A reposting of a lost entry: in yesterday's New York Times, Lydia Polgreen reported on Ghana's "Uneasy Embrace of Slavery's Diaspora." The article discusses how the West African nation of 21 million people has, for economic development and ideological reasons, decided to become an African "Israel." It will offer lifetime visas for all descendents of slaves (and not just those who can prove direct ancestral, genetic and historical links to the various groups or territories that once constituted Britain's Gold Coast colony and Elmina, or to the millions of enslaved people from the region who passed through the Cape Castle slave ports) now living outside Ghana. Ghana will also "relax citizenship requirements so that descendants of slaves can receive Ghanaian passports" and "is...starting an advertising campaign to persuade Ghanaians to treat African-Americans more like long-lost relatives than as rich tourists." In other words, as Ghana's first president after its independence, Kwame Nkrumah once hoped, the aim is to draw African-descended peoples and their resources from across the Diaspora (back) to the continent, to effect truly pan-African-Diasporic reverse migration and settlement.
According to the article, the tourism minister J. Otanka Obetsebi-Lamptey put it in very intimate terms: "We hope we can help bring the African family back together again." So far several thousand African-Americans live there at least part of the year, according to the article, and Ghana hopes to lure many more.
The Ghanaian government, a constitutional democracy headed by Joseph Kufuor, is planning to implement these policies within the next few years. They will coincide, as Polgreen points out, with Ghana's plans to commemorate the jubilee year of its independence (1957-2007), which also coincides with the 200th anniversary of former colonial master Britain's official ending of the slave trade (1807). Yet in its independence celebrations Ghana won't simply be commemorating its place as the pathblazer in post-World War II sub-Saharan liberation movements or its subsequent history--which has had some very rough patches, including Nkrumah's being deposed and a coup in the 1980s--but it will also honor major figures from the Diaspora like Martin Luther King Jr., and W.E.B. DuBois, one of the greatest figures in African-American and Diasporic history, who spent his final years in Ghana. Part of this appears to be a genuine attempt to formally connect with the Diaspora, and part of it appears to be a bit of salesmanship that certainly will bring in tourists, particularly from the US and Caribbean.
Polgreen's article does point out that while Ghana's idealistic plans sound appealing, there are some serious problems on the ground. First, non-Ghanaian Blacks from the West, including African-Americans, continue to be seen by many people as "obruni," or "White foreigner." Despite the cosmpolitanism of the capital, Accra, the long history of cultural circulation, and the pan-African consciousness espoused or at least acknowledged by some of Ghana's political elites, their westernness and foreignness on Diasporic Blacks still trumps ancestral connections among many locals. Then there is the issue of Ghana's economy, which once was quite strong because of the country's abundant commodities, but which has faltered in recent years as cocoa prices in particular have plummeted. It will need tremendous upgrades in infrastructure and physical development to accommodate masses of newcomers. Then there is the point that as Ghana is trying to attract Blacks from Diaspora, it is losing its own people to emigration, and in particular, the article notes, to the US, where Ghanaians are the second-largest West African immigrant group after Nigerians (another country whose regions supplied large numbers of people for the slave trade). I would imagine another problem would be resentment, after a fashion, if lots of Blacks with means moved to Ghana, started opening businesses and creating a parallel culture, yet didn't find ways to incorporate as many of the country's citizenry as possible. Polgreen doesn't mention the example of South Africa at all, nor does she compare the historical situations of Liberia and Sierra Leone, where political and social elites consisting of descendents of Diasporic Blacks ruled over and encountered tremendous tensions with the indigenous Blacks, with civil war resulting in both nations.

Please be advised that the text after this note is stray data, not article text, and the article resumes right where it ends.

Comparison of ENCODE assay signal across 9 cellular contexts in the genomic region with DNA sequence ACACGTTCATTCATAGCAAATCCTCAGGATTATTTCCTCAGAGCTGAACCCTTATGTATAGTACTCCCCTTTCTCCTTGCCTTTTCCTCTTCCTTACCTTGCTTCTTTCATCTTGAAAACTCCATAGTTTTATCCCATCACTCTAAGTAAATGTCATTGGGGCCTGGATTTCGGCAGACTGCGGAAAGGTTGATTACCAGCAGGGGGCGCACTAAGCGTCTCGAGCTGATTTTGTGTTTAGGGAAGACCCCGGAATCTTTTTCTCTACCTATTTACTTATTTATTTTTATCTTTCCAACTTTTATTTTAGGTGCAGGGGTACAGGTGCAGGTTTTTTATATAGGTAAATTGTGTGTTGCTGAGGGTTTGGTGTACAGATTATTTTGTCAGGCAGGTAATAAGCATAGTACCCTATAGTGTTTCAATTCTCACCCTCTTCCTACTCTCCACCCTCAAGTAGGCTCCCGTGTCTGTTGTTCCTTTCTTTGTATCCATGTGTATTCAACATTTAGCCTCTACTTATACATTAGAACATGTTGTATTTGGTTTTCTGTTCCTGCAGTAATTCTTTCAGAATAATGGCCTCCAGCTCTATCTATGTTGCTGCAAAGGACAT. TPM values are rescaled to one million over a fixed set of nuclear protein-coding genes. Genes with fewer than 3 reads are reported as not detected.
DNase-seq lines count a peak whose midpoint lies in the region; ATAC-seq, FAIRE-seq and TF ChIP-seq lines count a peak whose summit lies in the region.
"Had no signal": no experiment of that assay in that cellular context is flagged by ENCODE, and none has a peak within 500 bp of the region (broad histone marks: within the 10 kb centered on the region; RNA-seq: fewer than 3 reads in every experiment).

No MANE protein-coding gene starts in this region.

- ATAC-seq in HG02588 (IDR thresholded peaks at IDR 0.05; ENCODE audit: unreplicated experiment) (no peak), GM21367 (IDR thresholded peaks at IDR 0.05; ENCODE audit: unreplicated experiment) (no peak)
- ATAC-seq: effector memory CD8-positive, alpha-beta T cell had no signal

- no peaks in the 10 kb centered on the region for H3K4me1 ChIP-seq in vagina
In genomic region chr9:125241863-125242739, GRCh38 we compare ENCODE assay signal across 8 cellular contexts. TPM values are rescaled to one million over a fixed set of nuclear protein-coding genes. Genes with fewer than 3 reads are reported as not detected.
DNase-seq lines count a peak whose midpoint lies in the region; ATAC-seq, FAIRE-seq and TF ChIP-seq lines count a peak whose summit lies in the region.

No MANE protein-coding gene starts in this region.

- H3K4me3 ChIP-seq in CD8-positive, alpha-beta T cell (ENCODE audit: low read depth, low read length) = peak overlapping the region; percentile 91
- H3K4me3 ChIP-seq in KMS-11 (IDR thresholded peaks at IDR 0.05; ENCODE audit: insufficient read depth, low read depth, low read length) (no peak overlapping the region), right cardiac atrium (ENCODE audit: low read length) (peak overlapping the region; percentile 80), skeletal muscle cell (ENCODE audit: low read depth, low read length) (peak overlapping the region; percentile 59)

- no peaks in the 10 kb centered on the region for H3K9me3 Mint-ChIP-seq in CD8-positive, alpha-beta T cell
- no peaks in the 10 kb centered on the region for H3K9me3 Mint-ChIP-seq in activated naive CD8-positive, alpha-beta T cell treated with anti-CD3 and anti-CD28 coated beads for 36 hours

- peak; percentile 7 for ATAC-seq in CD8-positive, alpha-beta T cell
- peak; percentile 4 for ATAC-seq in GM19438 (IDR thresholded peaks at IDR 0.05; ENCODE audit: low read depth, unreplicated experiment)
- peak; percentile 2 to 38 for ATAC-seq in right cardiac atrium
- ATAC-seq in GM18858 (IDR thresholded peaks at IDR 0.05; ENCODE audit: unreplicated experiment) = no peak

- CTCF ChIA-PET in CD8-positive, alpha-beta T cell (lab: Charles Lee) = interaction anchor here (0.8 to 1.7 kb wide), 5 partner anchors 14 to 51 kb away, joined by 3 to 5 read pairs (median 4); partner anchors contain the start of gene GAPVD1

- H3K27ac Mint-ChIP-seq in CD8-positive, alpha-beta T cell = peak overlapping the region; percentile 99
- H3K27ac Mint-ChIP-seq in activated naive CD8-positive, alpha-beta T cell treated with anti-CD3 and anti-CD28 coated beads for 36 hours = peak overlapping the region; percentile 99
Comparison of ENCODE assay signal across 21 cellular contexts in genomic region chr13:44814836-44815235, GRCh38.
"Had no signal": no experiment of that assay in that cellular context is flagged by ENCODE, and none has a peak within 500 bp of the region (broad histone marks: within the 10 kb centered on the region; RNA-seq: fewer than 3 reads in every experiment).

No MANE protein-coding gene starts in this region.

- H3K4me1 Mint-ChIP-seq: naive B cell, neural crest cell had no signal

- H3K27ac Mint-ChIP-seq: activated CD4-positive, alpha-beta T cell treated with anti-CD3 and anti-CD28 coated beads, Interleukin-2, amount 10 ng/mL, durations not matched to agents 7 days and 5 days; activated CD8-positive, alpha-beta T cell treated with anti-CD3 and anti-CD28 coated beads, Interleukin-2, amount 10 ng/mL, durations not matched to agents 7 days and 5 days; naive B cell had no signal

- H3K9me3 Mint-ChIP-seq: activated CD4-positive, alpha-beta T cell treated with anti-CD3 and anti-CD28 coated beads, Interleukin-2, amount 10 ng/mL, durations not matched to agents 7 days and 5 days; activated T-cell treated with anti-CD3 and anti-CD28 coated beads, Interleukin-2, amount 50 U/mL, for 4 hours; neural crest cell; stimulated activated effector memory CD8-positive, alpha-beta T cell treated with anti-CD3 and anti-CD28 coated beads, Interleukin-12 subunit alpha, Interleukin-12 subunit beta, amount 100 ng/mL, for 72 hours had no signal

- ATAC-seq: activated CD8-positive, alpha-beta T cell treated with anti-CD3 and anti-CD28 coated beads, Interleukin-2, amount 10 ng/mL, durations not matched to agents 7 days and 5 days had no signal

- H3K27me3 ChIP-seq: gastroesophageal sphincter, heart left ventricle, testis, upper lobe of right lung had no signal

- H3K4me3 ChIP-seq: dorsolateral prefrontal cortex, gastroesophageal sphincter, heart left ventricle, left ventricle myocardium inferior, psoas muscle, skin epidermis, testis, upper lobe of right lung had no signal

All in all, though, the questions and possibilities that Ghana's proposed policies present are pretty exciting, and I am curious to hear what others think about the "Door of No Return" becoming the "Door of Return." Would you immigrate, and if so, why? If not, why not?